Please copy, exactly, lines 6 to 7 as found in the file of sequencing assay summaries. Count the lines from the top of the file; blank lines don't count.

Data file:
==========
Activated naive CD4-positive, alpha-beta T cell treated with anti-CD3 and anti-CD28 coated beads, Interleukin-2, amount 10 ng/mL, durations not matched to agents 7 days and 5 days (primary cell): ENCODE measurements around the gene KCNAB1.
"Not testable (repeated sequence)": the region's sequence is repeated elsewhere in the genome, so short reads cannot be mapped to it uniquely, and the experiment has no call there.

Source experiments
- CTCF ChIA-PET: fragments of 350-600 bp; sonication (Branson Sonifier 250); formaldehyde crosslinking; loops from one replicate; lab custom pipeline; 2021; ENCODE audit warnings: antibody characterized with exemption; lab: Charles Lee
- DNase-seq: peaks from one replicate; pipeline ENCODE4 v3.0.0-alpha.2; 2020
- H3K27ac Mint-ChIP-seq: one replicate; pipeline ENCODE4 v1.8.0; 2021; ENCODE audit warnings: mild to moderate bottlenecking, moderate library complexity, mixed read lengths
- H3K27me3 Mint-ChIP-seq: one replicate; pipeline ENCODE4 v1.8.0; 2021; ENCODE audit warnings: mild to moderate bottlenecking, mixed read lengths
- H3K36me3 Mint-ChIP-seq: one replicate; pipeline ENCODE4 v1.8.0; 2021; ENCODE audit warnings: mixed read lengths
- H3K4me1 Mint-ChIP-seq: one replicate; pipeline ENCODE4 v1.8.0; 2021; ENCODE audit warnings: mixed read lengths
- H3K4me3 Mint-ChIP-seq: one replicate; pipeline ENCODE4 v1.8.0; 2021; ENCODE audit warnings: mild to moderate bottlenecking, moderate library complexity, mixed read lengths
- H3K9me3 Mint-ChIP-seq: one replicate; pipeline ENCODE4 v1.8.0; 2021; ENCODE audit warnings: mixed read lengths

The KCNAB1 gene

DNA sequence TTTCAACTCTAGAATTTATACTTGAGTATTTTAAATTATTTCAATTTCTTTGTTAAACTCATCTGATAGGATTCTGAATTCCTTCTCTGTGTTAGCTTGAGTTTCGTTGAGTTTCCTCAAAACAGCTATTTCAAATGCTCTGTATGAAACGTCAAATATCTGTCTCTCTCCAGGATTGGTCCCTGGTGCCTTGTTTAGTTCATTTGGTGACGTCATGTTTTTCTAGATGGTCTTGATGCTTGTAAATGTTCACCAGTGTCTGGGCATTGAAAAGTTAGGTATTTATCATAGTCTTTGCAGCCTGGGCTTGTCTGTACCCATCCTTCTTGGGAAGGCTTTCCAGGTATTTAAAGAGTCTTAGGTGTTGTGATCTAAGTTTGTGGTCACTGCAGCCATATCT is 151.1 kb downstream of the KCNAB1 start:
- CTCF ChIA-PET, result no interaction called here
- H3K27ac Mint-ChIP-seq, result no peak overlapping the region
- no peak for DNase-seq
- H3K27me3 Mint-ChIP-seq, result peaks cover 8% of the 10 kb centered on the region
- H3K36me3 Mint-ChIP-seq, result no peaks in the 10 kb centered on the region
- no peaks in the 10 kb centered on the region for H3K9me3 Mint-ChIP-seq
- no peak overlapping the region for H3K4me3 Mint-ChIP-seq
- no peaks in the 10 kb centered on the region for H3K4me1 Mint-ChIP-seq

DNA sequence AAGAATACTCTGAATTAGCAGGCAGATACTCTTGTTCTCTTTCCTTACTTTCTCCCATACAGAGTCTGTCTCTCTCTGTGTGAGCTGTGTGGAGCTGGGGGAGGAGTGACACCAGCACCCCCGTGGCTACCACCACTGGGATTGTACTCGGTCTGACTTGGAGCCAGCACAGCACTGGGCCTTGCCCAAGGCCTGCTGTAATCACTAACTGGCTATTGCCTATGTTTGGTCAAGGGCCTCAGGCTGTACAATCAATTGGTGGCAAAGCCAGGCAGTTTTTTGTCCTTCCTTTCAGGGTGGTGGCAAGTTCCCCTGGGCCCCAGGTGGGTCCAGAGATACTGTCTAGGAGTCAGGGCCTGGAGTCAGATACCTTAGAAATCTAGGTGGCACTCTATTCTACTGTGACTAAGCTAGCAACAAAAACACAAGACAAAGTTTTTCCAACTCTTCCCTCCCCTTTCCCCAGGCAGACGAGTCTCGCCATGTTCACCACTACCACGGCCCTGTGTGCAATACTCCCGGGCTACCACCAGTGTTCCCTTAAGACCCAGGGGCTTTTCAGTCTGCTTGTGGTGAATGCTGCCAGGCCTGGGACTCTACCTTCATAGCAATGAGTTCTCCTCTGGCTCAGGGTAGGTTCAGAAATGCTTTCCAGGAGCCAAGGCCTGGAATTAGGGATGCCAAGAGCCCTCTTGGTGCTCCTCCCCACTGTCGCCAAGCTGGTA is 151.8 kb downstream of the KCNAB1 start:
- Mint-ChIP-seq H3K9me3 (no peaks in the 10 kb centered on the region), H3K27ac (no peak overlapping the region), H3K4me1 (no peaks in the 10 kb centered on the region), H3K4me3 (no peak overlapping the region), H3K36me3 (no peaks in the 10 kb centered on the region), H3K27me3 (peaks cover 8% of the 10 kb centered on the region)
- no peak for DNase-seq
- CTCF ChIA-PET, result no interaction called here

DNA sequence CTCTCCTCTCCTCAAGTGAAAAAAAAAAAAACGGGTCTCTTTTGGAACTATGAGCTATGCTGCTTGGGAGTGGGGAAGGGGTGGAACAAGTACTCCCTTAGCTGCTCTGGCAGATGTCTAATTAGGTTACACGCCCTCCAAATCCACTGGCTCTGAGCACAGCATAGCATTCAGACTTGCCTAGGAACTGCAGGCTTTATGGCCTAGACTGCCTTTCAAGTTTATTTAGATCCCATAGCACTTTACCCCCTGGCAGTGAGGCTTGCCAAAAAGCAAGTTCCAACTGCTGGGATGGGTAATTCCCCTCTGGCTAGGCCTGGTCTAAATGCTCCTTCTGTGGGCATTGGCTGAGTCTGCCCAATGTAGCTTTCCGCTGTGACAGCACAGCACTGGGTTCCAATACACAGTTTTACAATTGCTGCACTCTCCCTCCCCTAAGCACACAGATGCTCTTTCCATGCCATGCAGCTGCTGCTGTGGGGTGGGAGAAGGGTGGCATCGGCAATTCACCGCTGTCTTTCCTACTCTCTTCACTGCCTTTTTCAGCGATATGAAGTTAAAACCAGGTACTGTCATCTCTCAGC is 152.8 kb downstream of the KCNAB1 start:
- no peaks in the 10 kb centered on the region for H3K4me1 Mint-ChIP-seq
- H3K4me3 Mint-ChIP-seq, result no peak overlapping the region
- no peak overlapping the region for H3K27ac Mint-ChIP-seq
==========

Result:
- H3K27ac Mint-ChIP-seq: one replicate; pipeline ENCODE4 v1.8.0; 2021; ENCODE audit warnings: mild to moderate bottlenecking, moderate library complexity, mixed read lengths
- H3K27me3 Mint-ChIP-seq: one replicate; pipeline ENCODE4 v1.8.0; 2021; ENCODE audit warnings: mild to moderate bottlenecking, mixed read lengths